Flexible hours demand scuppers Return to Teaching pilot


One of the largest lead schools in the government’s “returner teachers” pilot says demands for flexible working scuppered the scheme – leaving it with just three of the 23 teachers it retrained.

In last year’s Return to Teaching pilot schools were given £1,900 to retrain and employ qualified teachers no longer working in state schools.

Schools Week recently revealed that the scheme had mixed results, with only three of the 53 lead schools training 20 or more returners, despite funding available for up to 40 teachers in each school.

Bromley Schools’ Collegiate, which provides teacher training across 31 schools in Kent, was only able to offer jobs to three of the 23 returners it trained. A fourth teacher found a job elsewhere.

Derek Boyle, teacher training co-ordinator at the collegiate, said the volume of flexible working requests was a “major barrier” to offering more jobs.

“It was a little frustrating as we knew schools with vacancies. It wasn’t a quality issue, it was more they [teachers] shot themselves in the foot slightly because of requirements on work patterns.”

Other lead schools also said they struggled to offer part-time work to participants.

The disclosure supports previous analysis by Schools Week that found a growing group of “tired teachers” looking for a cut in working hours, rather than a lack of qualified teachers in the system.

It wasn’t a quality issue, it was more they [teachers] shot themselves in the foot slightly because of requirements on work patterns

Recent government data showed 335,000 people with qualified teacher status not working in state schools.

A report by the think tank Policy Exchange, published last year, urged schools to offer flexible working such as “keep in touch days”, and cash retainers to help to tackle the teacher supply crisis.

However Boyle said that a job share – two people who split one full-time position – worked best for schools.

Bromley, with Coombe girls’ school in south-west London, another lead in the pilot, also found that many of the returners who qualified overseas ended up taking teaching assistant or voluntary roles.

Nicholas Power, senior assistant headteacher at Coombe, said eight of the 14 participants it trained were working in schools, although not all in permanent roles.

In the pilot, schools received £1,520 from the National College for Training and Leadership to train a returning teacher in an EBacc subject, and a further £380 if they employed them.

However a second version of the pilot announced in November will now target only maths, physics and modern foreign languages teachers with incentives for schools to enable flexible working patterns.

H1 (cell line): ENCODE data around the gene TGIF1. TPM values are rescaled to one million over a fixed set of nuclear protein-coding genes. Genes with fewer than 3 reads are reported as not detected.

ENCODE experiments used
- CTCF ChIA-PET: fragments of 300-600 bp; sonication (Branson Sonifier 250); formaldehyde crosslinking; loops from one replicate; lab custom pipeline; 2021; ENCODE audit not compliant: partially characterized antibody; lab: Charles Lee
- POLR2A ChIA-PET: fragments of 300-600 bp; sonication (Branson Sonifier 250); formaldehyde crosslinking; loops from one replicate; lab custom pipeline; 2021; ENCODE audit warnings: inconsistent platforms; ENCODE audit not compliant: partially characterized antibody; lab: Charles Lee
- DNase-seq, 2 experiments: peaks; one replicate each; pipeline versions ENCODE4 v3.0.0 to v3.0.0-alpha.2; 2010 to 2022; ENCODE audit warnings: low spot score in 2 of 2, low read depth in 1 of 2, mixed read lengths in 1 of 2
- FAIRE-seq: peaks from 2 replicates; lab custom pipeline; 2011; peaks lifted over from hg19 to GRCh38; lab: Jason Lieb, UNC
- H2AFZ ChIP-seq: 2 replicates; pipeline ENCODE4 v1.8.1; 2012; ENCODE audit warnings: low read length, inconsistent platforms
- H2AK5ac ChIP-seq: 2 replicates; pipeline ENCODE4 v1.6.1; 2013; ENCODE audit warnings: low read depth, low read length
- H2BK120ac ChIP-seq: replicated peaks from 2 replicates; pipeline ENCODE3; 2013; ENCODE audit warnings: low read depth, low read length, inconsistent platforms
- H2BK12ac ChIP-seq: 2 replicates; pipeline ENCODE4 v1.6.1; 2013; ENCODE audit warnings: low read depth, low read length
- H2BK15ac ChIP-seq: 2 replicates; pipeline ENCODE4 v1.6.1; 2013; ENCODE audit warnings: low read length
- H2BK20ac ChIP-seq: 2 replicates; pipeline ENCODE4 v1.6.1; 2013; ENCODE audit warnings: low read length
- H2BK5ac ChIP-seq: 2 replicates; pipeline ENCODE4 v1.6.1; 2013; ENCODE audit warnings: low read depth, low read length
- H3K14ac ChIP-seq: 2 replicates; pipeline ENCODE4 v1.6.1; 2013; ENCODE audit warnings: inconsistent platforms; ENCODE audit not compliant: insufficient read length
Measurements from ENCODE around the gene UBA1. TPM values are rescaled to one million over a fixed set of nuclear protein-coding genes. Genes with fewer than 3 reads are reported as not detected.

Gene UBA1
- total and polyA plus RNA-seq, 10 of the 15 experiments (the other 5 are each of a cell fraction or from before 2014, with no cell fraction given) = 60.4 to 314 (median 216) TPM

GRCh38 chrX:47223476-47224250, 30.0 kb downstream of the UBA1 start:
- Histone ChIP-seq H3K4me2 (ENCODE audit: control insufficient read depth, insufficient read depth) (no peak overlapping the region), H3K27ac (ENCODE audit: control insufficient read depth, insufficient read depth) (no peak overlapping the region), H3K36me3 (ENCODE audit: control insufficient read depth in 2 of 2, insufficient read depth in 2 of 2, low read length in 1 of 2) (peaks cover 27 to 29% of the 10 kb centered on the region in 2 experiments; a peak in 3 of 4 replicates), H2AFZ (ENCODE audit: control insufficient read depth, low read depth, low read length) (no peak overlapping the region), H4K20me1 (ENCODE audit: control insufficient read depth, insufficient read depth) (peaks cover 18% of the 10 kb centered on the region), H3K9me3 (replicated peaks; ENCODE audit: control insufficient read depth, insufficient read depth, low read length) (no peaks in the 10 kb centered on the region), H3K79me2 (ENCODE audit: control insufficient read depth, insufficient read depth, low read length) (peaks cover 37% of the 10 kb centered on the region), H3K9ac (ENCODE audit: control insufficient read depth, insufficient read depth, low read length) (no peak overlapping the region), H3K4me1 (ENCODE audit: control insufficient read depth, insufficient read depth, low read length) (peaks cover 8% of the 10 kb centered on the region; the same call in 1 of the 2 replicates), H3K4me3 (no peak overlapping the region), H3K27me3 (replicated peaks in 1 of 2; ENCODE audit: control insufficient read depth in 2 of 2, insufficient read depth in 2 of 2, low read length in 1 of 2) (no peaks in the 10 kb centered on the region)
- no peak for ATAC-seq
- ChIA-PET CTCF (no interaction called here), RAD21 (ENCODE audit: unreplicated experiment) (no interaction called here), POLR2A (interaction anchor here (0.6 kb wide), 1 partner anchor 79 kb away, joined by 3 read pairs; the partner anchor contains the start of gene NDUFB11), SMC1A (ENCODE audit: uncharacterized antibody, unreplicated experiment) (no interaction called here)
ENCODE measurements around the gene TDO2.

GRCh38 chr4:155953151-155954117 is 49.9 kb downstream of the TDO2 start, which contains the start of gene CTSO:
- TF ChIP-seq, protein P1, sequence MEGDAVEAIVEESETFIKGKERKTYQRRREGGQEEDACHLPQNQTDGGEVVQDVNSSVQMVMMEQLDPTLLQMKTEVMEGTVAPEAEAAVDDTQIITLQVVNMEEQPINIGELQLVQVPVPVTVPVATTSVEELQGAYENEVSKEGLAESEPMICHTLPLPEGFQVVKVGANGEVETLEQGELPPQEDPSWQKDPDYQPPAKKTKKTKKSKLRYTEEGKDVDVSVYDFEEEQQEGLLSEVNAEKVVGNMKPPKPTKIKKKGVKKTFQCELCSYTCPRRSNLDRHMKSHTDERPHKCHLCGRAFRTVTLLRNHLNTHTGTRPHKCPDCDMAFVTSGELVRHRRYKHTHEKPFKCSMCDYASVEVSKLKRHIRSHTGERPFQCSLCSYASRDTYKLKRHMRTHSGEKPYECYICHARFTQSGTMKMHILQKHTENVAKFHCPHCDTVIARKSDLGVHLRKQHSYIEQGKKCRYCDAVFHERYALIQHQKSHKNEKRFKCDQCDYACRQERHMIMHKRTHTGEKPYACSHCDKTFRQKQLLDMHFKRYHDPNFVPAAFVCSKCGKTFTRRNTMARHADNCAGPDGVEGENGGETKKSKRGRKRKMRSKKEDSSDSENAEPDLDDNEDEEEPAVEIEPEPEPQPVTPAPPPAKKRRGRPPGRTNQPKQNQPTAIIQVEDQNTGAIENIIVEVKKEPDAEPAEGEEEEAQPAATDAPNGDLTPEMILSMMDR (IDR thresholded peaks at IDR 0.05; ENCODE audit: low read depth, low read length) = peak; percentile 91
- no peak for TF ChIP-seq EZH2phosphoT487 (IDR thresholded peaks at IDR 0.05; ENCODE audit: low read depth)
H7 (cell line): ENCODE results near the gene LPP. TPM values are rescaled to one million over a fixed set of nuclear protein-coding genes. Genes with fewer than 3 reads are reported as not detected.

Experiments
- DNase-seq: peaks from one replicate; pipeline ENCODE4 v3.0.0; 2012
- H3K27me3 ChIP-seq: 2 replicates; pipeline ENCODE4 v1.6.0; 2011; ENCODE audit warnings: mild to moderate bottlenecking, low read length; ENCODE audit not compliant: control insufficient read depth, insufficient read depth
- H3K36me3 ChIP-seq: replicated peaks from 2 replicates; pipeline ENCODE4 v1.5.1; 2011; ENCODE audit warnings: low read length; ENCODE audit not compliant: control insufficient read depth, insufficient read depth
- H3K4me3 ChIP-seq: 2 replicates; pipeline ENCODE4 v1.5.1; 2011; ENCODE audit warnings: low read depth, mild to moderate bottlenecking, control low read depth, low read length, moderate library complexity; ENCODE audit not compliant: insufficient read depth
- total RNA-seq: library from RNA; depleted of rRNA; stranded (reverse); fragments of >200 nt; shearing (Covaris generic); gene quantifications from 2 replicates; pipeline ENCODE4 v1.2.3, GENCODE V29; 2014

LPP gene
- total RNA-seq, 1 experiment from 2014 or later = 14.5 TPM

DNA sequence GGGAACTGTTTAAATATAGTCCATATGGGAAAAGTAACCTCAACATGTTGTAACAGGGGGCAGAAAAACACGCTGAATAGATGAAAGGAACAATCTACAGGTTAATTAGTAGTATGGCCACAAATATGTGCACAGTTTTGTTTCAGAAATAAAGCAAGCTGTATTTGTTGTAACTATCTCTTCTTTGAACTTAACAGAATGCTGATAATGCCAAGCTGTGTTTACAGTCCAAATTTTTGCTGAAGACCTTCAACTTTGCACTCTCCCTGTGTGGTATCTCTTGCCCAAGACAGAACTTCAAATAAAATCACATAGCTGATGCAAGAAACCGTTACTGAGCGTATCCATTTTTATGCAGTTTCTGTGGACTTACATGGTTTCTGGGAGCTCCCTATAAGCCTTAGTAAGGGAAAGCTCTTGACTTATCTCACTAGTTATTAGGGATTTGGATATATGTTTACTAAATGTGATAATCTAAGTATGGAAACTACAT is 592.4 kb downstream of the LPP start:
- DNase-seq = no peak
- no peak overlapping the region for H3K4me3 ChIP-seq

This pilot, which launches in February for the north west and south east only, requires schools to demonstrate that they can offer the returner a job at the end of the programme. If no positions are available, the school cannot take part.

As a result, Andrew Roach, director of the teaching school at George Abbot school in Surrey said his school would not be involved. “Essentially what you’re doing is an interview process, and at this point in the academic year, when unsure of staffing needs, we cannot commit to that.”

A DfE spokesperson said it was investing more than £1.3 billion over this parliament to attract the “brightest and best” into teaching.

“We are currently working with stakeholders to develop advice for schools on recruiting returners and offering part-time teaching responsibilities, and will set out more information in due course.”

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  1. We are on the fringes of debating a taboo subject which few school leaders will talk about openly.
    The problem with these schemes is that flexible working is what teachers may want, but it’s not what schools want. Both of these opposites are reasonable to each party, but incompatible.
    Let’s not kid ourselves, part time teachers in Secondary Schools make life more difficult for full time teachers who have to carry the extra burden. After maternity leave a large proportion of returners exercise their right to request flexible working. For them and society this is reasonable. When a school has a small number of such part timers it can cope with the additional pressures, and the effect on the students as a whole is small. Above a certain number of part time staff there comes a tipping point where the school cannot function effectively.
    Before we spend more time and money on these flexible teaching schemes which are not going to work, perhaps we could get a group of head teachers to be brutally honest about what they really think of having lots of part time teachers.
    Don’t believe me? Ask yourself as a parent, do you want your 14 year old to have 3 maths teachers or 1 maths teacher?

  2. Debra Kidd

    Teachers “shot themselves in the foot” by asking for part time hours? What an extraordinary and revealing way to describe part time working. How does that fit with work/life balance or rights to family life? Perhaps it might have been a good idea to ask about this before they started training if it was a problem? The training providers, it seems, were happy to take the cash and not so on the ball with checking they were recruiting what schools needed. And perhaps the reality of the teaching workload is such that anyone who has done the job knows that part time is really full time. Unless teacher workload is tackled then all of these schemes to get people in the classroom will fail.